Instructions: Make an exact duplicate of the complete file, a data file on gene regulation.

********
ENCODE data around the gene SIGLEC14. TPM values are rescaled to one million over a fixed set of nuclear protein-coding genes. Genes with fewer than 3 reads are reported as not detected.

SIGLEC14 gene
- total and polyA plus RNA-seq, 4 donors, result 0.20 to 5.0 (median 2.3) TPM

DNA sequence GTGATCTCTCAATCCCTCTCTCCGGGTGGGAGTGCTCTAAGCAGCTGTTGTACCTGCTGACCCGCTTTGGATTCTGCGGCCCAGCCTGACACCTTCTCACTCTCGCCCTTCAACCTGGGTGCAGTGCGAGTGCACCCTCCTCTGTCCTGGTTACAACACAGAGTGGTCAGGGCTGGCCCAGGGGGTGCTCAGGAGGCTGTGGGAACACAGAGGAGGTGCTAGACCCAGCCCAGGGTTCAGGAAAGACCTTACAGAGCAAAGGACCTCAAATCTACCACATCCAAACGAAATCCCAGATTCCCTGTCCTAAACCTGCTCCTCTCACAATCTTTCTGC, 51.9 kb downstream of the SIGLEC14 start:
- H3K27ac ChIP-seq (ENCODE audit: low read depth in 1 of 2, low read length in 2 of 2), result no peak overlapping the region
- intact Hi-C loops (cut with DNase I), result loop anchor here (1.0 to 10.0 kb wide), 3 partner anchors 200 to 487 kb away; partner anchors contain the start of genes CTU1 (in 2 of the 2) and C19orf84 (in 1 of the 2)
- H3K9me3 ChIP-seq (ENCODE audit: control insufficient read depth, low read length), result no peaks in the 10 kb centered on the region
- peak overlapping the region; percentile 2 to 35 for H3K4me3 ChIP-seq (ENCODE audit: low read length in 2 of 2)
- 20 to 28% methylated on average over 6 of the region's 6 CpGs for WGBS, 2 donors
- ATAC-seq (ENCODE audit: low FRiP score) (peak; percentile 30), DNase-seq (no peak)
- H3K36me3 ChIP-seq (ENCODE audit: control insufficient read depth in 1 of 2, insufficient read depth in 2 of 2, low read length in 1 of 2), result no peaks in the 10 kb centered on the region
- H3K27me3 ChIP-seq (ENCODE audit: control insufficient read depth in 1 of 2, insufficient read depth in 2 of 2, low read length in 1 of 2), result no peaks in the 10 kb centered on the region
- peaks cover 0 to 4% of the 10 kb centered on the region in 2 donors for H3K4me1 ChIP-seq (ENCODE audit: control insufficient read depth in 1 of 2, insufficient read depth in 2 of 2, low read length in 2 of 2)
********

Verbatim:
ENCODE data around the gene SIGLEC14. TPM values are rescaled to one million over a fixed set of nuclear protein-coding genes. Genes with fewer than 3 reads are reported as not detected.

SIGLEC14 gene
- total and polyA plus RNA-seq, 4 donors, result 0.20 to 5.0 (median 2.3) TPM

DNA sequence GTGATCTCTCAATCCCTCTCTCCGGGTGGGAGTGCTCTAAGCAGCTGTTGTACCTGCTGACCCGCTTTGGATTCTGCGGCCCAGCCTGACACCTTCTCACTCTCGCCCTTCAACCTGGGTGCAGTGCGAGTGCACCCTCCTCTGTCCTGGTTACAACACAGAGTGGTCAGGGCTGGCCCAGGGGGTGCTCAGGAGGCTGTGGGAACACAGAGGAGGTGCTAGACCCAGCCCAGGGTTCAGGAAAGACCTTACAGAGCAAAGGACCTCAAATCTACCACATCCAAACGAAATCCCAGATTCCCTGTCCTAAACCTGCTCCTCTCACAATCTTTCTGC, 51.9 kb downstream of the SIGLEC14 start:
- H3K27ac ChIP-seq (ENCODE audit: low read depth in 1 of 2, low read length in 2 of 2), result no peak overlapping the region
- intact Hi-C loops (cut with DNase I), result loop anchor here (1.0 to 10.0 kb wide), 3 partner anchors 200 to 487 kb away; partner anchors contain the start of genes CTU1 (in 2 of the 2) and C19orf84 (in 1 of the 2)
- H3K9me3 ChIP-seq (ENCODE audit: control insufficient read depth, low read length), result no peaks in the 10 kb centered on the region
- peak overlapping the region; percentile 2 to 35 for H3K4me3 ChIP-seq (ENCODE audit: low read length in 2 of 2)
- 20 to 28% methylated on average over 6 of the region's 6 CpGs for WGBS, 2 donors
- ATAC-seq (ENCODE audit: low FRiP score) (peak; percentile 30), DNase-seq (no peak)
- H3K36me3 ChIP-seq (ENCODE audit: control insufficient read depth in 1 of 2, insufficient read depth in 2 of 2, low read length in 1 of 2), result no peaks in the 10 kb centered on the region
- H3K27me3 ChIP-seq (ENCODE audit: control insufficient read depth in 1 of 2, insufficient read depth in 2 of 2, low read length in 1 of 2), result no peaks in the 10 kb centered on the region
- peaks cover 0 to 4% of the 10 kb centered on the region in 2 donors for H3K4me1 ChIP-seq (ENCODE audit: control insufficient read depth in 1 of 2, insufficient read depth in 2 of 2, low read length in 2 of 2)